A Community Devoted to the Preservation and Practice of Celestial Navigation and Other Methods of Traditional Wayfinding
From: Frank Reed
Date: 2018 Dec 31, 10:24 -0800
Geoffrey Kolbe, you wrote:
"I would say the accuracy of estimating Time this way is probably as good as the average 'lunar'."
Depends on the meaning of "average lunar", of course. But certainly when done right and combining multiple observations during a single lunar eclipse, the resulting absolute time can be as good as one relatively mediocre lunar (just one, no averaging) observed with an average sextant. The big advantage for a lunar observed with a sextant is that you can try again tomorrow if it's cloudy. With a lunar eclipse if it's cloudy, you may have to wait two or three years. The big advantage for a lunar eclipse observation is that you can time it without a sextant!
Roger Sinnott wrote a great article that was posted last week on Sky & Telescope's website: Useful Projects for a Lunar Eclipse. There's a list of crater event times that could be used for planning purposes.
I've been thinking about generating a light curve with a digital camera somehow. If I take an image every five or ten seconds for the duration of the eclipse with fixed camera settings, it should be possible to determine the time of mid-eclipse quite accurately. And it will make a nice video, too.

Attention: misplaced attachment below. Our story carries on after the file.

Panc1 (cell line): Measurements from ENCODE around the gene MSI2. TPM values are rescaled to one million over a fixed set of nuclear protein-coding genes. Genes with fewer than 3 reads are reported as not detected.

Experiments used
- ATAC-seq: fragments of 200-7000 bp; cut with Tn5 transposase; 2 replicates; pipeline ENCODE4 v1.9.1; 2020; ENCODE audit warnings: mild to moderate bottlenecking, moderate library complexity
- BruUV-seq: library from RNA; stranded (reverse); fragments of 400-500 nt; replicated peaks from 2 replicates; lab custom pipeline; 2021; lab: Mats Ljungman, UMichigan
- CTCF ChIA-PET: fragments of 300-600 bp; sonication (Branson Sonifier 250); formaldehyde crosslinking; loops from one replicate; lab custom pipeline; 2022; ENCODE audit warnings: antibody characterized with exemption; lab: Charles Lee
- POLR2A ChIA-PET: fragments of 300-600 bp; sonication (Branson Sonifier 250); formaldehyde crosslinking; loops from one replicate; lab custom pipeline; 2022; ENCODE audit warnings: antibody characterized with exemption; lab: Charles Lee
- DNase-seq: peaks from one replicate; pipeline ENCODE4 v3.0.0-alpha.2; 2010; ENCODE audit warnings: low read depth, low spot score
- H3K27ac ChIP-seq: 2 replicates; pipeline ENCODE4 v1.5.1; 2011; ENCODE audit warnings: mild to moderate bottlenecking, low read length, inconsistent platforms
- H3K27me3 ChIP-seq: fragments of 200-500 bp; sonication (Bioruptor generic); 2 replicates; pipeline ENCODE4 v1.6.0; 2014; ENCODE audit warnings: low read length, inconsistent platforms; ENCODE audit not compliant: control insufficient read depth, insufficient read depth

As Kelly Beatty mentions in the article Solar and Lunar Eclipses in 2019, referencing Joe Rao's article in the print edition of S&T this month, the eclipse occurs on the Sunday night before Martin Luther King Jr. Day which is a holiday throughout the US. This, along with its high altitude over the continental US, guarantees that it will be the most watched lunar eclipse in recent history (in the US at least) assuming the weather cooperates. Of course that's the big unknown. Clouds will spoil it for at least some of us. And January 21 also happens to be the coldest day of the year on average in the northern part of the continental US.